Originally published june 28, 2012.
On Monday nights, you'll find George Juergens, of Huntington, playing horseshoes at the Memorial Park pits with the rest of the Huntington Horseshoe Club.
The club is popular with Seniors, including the 76-year-old Juergens, who have been playing the game for many years.
There are a few members of the club who stand out, though, and among those members are Juergens' son, Dan, 50, and grandson, Brandon, 25, both of Huntington. This is their first season with the club.
"Well, several years ago up 'til now Bob Hale had said, ‘You need to play horseshoes with your dad,'" Dan says. "And so when dad asked this spring, I was ready to play.
"And then before we came here, I asked Brandon if he would play, and then my father-in-law, which is Brandon's other grandfather. We all came out and played at the same time," says Dan.
"I thought it would be something different and fun to do," adds Brandon.
Dan and Brandon's membership with the club coincides with George's return to the sport after a decade-long absence, which began when his longtime horseshoes partner died.
This season, George decided to make his comeback, and it's been a family affair.
"The way I got on to playing here was my dad played," George recalls. "We used to always play up at the lake. We had a lake cottage up on Big Lake. We had horseshoe pits up there and we played and he was pretty good. So, he kind of showed me how to hold the shoe and how to throw it the way he did."
Just as George's father helped him learn the sport, George has helped Dan and Brandon learn the sport, too.
Before long, they were taking their turns tossing horseshoes at stakes in the ground, which are traditionally placed 40 feet apart.
"When we first started, we were like three or four foot short of the stake every time," says Dan. "Now we're starting to get closer and we're seeing a lot of improvement."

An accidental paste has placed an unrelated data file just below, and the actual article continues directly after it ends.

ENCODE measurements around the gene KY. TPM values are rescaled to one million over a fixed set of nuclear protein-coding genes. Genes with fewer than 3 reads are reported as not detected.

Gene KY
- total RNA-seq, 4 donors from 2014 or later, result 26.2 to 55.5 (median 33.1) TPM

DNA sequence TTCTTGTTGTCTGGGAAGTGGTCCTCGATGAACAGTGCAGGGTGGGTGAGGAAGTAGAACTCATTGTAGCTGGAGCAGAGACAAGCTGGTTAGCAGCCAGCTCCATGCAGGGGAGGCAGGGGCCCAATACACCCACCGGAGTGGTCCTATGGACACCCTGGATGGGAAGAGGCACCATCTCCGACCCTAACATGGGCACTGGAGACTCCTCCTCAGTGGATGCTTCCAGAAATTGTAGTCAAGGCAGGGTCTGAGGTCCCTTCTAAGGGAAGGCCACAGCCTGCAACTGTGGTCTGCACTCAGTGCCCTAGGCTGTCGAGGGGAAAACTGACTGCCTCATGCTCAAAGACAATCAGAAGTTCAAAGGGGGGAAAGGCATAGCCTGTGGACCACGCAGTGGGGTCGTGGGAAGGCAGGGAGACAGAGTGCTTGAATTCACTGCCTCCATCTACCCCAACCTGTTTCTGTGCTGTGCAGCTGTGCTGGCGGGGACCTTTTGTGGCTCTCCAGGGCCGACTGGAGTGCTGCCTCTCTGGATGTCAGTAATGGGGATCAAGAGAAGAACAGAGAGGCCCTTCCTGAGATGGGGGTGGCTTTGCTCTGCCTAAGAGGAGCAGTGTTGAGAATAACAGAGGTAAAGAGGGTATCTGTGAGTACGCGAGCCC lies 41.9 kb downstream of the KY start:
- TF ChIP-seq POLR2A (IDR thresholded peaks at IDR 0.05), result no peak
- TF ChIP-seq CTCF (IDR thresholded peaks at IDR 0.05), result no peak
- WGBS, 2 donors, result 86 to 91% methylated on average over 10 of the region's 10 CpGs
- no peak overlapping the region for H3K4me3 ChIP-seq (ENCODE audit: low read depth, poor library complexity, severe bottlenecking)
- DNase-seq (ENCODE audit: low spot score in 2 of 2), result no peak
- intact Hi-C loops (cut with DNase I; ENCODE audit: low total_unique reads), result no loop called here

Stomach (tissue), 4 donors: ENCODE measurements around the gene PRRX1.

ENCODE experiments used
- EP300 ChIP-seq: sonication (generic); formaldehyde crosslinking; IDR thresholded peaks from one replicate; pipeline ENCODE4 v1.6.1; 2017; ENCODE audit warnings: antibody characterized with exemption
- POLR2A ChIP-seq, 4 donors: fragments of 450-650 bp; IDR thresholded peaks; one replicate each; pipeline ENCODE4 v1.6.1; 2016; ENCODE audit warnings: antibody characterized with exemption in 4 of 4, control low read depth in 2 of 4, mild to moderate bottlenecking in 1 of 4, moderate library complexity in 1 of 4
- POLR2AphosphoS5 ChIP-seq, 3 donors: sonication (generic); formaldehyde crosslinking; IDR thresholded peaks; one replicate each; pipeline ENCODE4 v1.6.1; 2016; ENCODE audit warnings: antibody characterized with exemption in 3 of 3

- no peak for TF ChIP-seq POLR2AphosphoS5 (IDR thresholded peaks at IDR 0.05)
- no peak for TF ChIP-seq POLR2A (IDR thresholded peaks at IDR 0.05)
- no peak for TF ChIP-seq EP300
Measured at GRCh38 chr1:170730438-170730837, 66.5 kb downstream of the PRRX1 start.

While all three agree that one of the benefits of playing horseshoes is how it enables them to spend time together as a family, Dan and Brandon, in particular, are starting to appreciate something else about the sport.
"What's interesting to me is there's 25 years between all of us and, just like yesterday we were playing, you can't think of many sports where you can all play at the same level," says Dan.
"In other words, these guys are really good," he continues, indicating the club's Senior members. "They're playing 20-plus ringers a game. So, 50 years from now, Brandon could be as accurate and competitive as he is today."
Ultimately, all three men, plus the other members in the club, hope to see the sport populated with younger players. That's key to its growth, they say.
George says the playing field at Memorial Park is improving with time.
"It took a while before we got lights, so when it gets dark; we have backboards so the shoes don't go all over the place; we got clay pits," he says.
"All that took time and these people that played earlier, they took the initiative and developed all of this, put the fence up, so now we've got a nice facility to play."
"It's a lot fun and we're only using half the courts," offers Brandon.
While a youth movement may be in the works for the future, right now, it's no secret who rules the roost.
"Well, it was interesting, yesterday was Father's Day and we all played, the four of us, with Bud, who's the father-in-law, and we got pretty competitive to where we made up rules so that we ended up in a tie," says Dan. "Dad's by far the best player, so we're trying to beat dad most of the time."